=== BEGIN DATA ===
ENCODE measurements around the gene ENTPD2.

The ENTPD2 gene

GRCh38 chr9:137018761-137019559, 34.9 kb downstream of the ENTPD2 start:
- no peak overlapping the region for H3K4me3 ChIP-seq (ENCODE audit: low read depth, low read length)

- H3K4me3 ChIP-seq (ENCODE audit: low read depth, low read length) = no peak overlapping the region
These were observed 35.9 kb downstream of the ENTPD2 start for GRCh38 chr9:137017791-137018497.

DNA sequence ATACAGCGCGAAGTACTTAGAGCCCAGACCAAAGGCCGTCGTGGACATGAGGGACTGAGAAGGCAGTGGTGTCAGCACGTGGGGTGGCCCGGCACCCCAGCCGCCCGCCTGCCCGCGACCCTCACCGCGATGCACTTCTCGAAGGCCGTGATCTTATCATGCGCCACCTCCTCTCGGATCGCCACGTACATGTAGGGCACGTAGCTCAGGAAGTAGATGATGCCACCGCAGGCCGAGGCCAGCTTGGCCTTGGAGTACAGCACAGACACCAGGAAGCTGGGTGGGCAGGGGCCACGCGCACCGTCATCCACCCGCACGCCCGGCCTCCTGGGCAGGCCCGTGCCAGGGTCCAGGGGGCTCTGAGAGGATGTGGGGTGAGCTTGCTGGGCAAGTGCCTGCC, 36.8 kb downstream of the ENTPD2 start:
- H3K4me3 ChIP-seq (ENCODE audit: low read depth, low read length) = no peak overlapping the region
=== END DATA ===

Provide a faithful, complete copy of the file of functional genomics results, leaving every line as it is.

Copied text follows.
ENCODE measurements around the gene ENTPD2.

The ENTPD2 gene

GRCh38 chr9:137018761-137019559, 34.9 kb downstream of the ENTPD2 start:
- no peak overlapping the region for H3K4me3 ChIP-seq (ENCODE audit: low read depth, low read length)

- H3K4me3 ChIP-seq (ENCODE audit: low read depth, low read length) = no peak overlapping the region
These were observed 35.9 kb downstream of the ENTPD2 start for GRCh38 chr9:137017791-137018497.

DNA sequence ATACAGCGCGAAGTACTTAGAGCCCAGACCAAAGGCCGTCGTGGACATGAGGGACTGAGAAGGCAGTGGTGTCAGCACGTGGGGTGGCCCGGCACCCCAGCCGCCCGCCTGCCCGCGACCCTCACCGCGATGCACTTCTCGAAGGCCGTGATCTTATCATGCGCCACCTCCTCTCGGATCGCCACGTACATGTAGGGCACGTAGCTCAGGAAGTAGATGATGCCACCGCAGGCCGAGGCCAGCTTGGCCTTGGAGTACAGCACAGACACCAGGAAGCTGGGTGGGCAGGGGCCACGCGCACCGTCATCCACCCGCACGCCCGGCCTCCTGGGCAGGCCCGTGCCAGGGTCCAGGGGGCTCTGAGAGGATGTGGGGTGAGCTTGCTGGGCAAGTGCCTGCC, 36.8 kb downstream of the ENTPD2 start:
- H3K4me3 ChIP-seq (ENCODE audit: low read depth, low read length) = no peak overlapping the region